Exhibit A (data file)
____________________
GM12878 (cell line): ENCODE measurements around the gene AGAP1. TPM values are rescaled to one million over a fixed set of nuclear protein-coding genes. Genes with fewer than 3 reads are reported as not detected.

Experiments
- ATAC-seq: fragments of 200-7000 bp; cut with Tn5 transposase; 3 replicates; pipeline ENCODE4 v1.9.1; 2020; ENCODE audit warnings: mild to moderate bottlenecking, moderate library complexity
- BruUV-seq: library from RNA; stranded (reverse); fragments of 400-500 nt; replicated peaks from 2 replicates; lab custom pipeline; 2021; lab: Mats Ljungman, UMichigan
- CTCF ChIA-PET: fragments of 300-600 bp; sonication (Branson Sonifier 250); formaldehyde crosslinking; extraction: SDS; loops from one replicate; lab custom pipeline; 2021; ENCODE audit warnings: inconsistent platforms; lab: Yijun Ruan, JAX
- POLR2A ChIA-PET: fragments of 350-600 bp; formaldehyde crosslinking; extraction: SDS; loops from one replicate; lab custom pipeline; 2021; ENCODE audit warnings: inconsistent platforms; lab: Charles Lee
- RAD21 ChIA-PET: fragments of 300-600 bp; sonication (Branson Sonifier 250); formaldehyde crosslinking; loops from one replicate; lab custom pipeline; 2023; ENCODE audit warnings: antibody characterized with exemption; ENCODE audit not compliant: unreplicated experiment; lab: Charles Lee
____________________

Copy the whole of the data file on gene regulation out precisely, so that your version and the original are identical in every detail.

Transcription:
GM12878 (cell line): ENCODE measurements around the gene AGAP1. TPM values are rescaled to one million over a fixed set of nuclear protein-coding genes. Genes with fewer than 3 reads are reported as not detected.

Experiments
- ATAC-seq: fragments of 200-7000 bp; cut with Tn5 transposase; 3 replicates; pipeline ENCODE4 v1.9.1; 2020; ENCODE audit warnings: mild to moderate bottlenecking, moderate library complexity
- BruUV-seq: library from RNA; stranded (reverse); fragments of 400-500 nt; replicated peaks from 2 replicates; lab custom pipeline; 2021; lab: Mats Ljungman, UMichigan
- CTCF ChIA-PET: fragments of 300-600 bp; sonication (Branson Sonifier 250); formaldehyde crosslinking; extraction: SDS; loops from one replicate; lab custom pipeline; 2021; ENCODE audit warnings: inconsistent platforms; lab: Yijun Ruan, JAX
- POLR2A ChIA-PET: fragments of 350-600 bp; formaldehyde crosslinking; extraction: SDS; loops from one replicate; lab custom pipeline; 2021; ENCODE audit warnings: inconsistent platforms; lab: Charles Lee
- RAD21 ChIA-PET: fragments of 300-600 bp; sonication (Branson Sonifier 250); formaldehyde crosslinking; loops from one replicate; lab custom pipeline; 2023; ENCODE audit warnings: antibody characterized with exemption; ENCODE audit not compliant: unreplicated experiment; lab: Charles Lee